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This is an Open Access article distributed under the terms of the Creative Commons Attribution License (http://creativecommons.org/licenses/by/2.0), which permits unrestricted use, distribution, and reproduction in any medium, provided the original work is properly cited.
With microarray technology the expression of thousands of genes can be measured simultaneously. It is well known that the expression levels of genes of interacting proteins are correlated significantly more strongly in Saccharomyces cerevisiae than those of proteins that are not interacting. The objective of this work is to investigate whether this observation extends to the human genome.
We investigated the quantitative relationship between expression levels of genes encoding interacting proteins and genes encoding random protein pairs. Therefore we studied 1369 interacting human protein pairs and human gene expression levels of 155 arrays. We were able to establish a statistically significantly higher correlation between the expression levels of genes whose proteins interact compared to random protein pairs. Additionally we were able to provide evidence that genes encoding proteins belonging to the same GO-class show correlated expression levels.
This finding is concurrent with the naive hypothesis that the scales of production of interacting proteins are linked because an efficient interaction demands that involved proteins are available to some degree. The goal of further research in this field will be to understand the biological mechanisms behind this observation.
Gene expression data [1-3] and protein interaction data  are two types of data produced in the bioinformatics field. We investigated whether human gene expression levels of interacting protein pairs show a higher degree of dependence than those of random protein pairs. To date, such studies have only been performed in lower organisms like S. cerevisiae [5,6], in a comparative study using bacteriophage T7 and S. cerevisiae , and in C. elegans .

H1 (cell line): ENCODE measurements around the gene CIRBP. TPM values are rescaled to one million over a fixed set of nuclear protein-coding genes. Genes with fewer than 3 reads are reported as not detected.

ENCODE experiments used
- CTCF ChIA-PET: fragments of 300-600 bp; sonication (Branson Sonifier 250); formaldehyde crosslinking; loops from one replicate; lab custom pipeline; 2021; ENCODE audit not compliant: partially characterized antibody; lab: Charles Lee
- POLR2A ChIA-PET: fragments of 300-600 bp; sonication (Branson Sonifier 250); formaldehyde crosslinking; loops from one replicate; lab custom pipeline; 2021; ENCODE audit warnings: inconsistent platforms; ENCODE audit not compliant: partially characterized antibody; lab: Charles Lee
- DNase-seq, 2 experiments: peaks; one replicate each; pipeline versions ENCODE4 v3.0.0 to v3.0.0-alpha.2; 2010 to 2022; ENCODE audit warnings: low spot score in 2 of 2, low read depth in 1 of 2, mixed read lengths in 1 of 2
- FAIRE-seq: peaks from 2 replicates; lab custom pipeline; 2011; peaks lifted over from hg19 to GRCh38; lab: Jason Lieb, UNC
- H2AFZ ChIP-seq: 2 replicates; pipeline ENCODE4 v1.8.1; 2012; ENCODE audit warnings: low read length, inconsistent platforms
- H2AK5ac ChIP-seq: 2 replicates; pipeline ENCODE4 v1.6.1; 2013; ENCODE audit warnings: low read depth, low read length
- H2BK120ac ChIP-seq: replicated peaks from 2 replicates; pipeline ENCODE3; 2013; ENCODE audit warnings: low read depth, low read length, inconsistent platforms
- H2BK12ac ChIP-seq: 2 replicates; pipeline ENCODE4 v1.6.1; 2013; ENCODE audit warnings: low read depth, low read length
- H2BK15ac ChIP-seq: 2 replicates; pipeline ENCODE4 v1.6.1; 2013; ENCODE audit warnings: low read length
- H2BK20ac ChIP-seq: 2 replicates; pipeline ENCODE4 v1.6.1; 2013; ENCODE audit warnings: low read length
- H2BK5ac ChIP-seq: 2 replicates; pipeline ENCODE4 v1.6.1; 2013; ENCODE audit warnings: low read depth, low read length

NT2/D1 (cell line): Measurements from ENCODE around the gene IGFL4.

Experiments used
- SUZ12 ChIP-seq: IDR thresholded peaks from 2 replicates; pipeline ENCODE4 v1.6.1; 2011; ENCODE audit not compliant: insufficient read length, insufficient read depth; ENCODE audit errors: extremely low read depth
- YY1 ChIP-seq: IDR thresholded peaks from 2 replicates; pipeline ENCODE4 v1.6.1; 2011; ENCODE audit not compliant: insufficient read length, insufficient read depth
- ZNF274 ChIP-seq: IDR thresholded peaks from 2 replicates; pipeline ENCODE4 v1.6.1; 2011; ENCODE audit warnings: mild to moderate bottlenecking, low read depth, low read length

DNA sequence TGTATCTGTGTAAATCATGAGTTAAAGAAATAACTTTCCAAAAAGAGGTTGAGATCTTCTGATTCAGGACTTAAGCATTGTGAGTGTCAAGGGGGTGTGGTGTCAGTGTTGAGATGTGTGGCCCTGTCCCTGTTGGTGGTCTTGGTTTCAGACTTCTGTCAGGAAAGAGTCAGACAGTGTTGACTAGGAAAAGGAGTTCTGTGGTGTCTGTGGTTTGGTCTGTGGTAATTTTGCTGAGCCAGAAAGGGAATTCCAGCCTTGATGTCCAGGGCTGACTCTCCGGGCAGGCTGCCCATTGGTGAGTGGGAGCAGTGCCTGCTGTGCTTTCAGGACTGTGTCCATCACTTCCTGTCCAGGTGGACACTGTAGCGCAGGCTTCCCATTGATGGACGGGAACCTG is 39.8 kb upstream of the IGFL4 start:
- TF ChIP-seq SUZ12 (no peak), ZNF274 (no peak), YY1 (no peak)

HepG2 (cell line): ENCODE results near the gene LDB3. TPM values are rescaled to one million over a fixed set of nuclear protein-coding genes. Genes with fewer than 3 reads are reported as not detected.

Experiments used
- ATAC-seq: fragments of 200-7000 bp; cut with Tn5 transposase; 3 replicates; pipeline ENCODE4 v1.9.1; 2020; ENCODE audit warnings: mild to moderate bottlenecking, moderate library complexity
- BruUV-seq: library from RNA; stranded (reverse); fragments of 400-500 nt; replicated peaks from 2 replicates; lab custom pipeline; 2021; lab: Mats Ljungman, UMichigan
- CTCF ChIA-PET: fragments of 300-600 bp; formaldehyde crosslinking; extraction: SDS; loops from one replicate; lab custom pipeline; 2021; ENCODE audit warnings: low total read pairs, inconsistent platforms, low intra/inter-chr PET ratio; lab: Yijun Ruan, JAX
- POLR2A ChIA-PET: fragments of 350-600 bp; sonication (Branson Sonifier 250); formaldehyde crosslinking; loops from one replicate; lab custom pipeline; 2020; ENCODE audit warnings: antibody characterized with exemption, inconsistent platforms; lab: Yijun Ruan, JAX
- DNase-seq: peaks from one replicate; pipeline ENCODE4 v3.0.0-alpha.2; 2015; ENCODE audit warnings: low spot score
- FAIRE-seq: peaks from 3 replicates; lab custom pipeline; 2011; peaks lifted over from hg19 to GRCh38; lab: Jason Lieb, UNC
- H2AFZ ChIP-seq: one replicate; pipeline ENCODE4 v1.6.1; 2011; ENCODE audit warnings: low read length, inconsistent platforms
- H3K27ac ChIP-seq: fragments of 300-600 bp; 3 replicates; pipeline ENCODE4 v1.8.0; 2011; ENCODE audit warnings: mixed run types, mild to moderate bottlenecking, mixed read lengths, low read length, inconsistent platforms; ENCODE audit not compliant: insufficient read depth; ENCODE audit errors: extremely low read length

The first global evidence that genes with similar expression profiles are likely to encode interacting proteins has been provided in a study on S. cerevisiae by Ge et al. . They compared the probability of interaction between proteins encoded by genes that belong to common expression profiling clusters with the probability of interaction between proteins encoded by genes that belong to different clusters. They found that proteins from the intra-group genes are more than five times as likely to interact with each other as proteins from the inter-group genes.
Tornow et al.  used superparamagnetic clustering to integrate protein interaction and expression data from independent experiments in S. cerevisiae and revealed hypothetical functional protein modules. Grigoriev  demonstrated the similarity of expression patterns for a pair of genes and interaction of the proteins they encode for both the bacteriophage T7 and in S. cerevisiae. He found the mean correlation coefficients of gene expression profiles between interacting proteins to be significantly higher than those between random protein pairs.
Recently Li et al.  analysed the transcriptome and interactome data of C. elegans and discovered that the correlation is lower than expected from observations in yeast.
A study by Jansen et al.  links gene expression on a genomic scale with protein-protein interaction in S. cerevisiae. They showed that while the subunits of the permanent protein complexes do indeed share significant correlation in their RNA expression, the correlated expression is relatively poor in detecting transient interactions. In a comprehensive study about S. cerevisiae conducted by Kemmeren et al. , up to 71% of the biologically verified interactions could be validated with the gene co-expression approach. Integration of expression and interaction data is thus a way to improve the confidence of protein-protein interaction data generated by high-throughput technologies. Kemmeren et al.  see enormous challenges in large genomes (orders of magnitude larger than S. cerevisiae) because of poor annotation, non-standardised gene names, and more complex interactions with the environment.